Inverbrook Farm builds on a history of quality

Some would argue against changing what’s been working well, but change is in the air at Inverbrook Farm in West Grove, Pa., where Claire Murray has been farming five of her family’s 100 acres for over a decade.

Calendula from the medicinal herb garden at Inverbrook Farm in West Grove, Pa.
PHOTOS BY CLAIRE MURRAY.

While it was her grandmother Ida Lofting’s farm, and the matriarch lived to be 94 before passing a little more than a year ago, Murray lives there in separate housing from her parents, Robert and Cintra Murray, and from an uncle, Hugh Lofting, a timber framer. It’s already what she’s described as a family compound, but she’s about to keep things even closer to home.

This season, for the first time, Murray is forgoing trips to the local farmers’ market, one she helped popularize, in order to focus on her own CSA and a start-up farmstand at Inverbrook.

Her grandmother always kept a big garden, so growing up homegrown vegetables (and freezing them) wasn’t new, but it was “backyard gardening,” Murray says. She remembers helping score corn. Her uncle experimented with beekeeping and began raising pastured chickens, whose eggs and meat she continues to sell for him. “The family was ripe for the transformation to sustainable agriculture,” Murray says.

Once she began her own growing operation, her grandmother was her first worker. “I’ve never had a faster picker,” Murray says. “She was never big on joining organizations or self-promotion, and when we started selling chicken and eggs and had to raise our prices when organic feed prices went up, she was the first to say that no one would pay [the higher prices], but in a no-nonsense sort of way, she was very supportive.”

Designed expansion

Murray began by expanding the large garden and helping with the chickens. Then, in 2000, the Kennett Square Farmers Market opened. “It was a good motivator,” she says. “The CSA concept was still relatively new.”

A year later, Murray started her own CSA. What began with 25 shares has steadily grown to 60 full shares. It’s grown in such a way that this year will be the first that she won’t participate at Kennett. Instead, she’s begun a member-based farmstand on Fridays. It costs $30 to join, but if you’re already one of her CSA members, you’re automatically a farmstand member, too.

“There are so many good new products that are being offered in our immediate area,” she says. “It’s a test year, and we’ll see where it goes.”


The garden, distribution shed and greenhouse at Inverbrook Farm in West Grove, Pa.

Farmers’ markets are great, Murray says, but everyone is confined to their niche. If she also has flowers and herbs, and could be doing bouquets and herb bundles, someone else’s market is limiting. “I have a total respect for the balance a market tries to achieve, but I have more to offer,” she explains.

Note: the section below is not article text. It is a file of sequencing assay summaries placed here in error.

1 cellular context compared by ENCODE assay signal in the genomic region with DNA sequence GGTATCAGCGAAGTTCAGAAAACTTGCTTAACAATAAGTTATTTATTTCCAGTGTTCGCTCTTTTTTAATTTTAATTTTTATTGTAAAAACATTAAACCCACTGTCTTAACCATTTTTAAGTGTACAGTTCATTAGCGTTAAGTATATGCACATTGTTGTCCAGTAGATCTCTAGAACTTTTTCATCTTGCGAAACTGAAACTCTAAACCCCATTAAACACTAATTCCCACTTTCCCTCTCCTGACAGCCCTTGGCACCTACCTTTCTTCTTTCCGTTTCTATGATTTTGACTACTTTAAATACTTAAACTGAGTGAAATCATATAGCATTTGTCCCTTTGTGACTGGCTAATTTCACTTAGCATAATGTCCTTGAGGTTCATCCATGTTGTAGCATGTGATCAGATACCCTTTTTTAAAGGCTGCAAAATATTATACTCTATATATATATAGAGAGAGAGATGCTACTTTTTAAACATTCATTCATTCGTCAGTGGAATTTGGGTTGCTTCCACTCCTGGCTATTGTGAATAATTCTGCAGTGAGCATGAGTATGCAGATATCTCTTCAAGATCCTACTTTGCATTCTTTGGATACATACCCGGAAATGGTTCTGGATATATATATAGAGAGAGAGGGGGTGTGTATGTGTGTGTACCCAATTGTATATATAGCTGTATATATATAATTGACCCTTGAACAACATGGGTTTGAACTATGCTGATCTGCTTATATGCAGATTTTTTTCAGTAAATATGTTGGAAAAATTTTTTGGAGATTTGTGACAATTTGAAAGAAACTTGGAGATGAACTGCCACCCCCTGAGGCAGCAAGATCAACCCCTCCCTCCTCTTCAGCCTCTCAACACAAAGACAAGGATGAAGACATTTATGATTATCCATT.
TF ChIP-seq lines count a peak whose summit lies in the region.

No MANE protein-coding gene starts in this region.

At Inverbrook this season CSA distribution will be on Monday and Wednesday, and the farmstand on Fridays in what’s a rural section of Chester County in the heartland of mushroom production. The market will come to her rather than Murray packing up and carting her goods to market. “Deep down I’m nervous, but we’ll see how it goes,” she says.

Inverbrook is also a drop-off site for Lancaster Farm Fresh 4 Season Harvest Club (www.lancasterfarmfresh.com), a buyers’ group that connects the public to Lancaster Farm Fresh Cooperative (LFFC), a nonprofit, organic farmers’ cooperative of 64 farmers in Lancaster County. Once a 4 Season Harvest member, you can shop online and receive weekly deliveries at neighboring pick-up sites like Inverbrook.

With farmstand and CSA membership, Murray is offering a bounty beyond her own produce. Plans are to include other local farm partners. “We want to be hyper local,” she says.

Farm partners include …


Peas growing in the spring at Inverbrook Farm in West Grove, Pa.

Marketing know-how

There are many more community-friendly means for marketing these days, and Murray has started a Facebook account for the farm. She’s been blogging, including a memorable and emotional piece about her grandmother after she passed. She did much of the promotional work for the Kennett Square Farmers Market.

The farmstand will require a different mindset than the CSA, and Murray has to think in terms of avoiding replication, and increasing a customer base. At Kennett, she could afford to focus on a few popular products, but says it would be hard to go in both directions, expansion and specialization. Also, Murray wants to offer more on-farm educational and themed events.

For example, last year her longest-tenured employee, Katherine Broadbent, grew a medicinal herb garden. Based on that, Donna Merrill, a nurse and herbalist, led a free herb walk through the garden. Plans are for a repeat this season.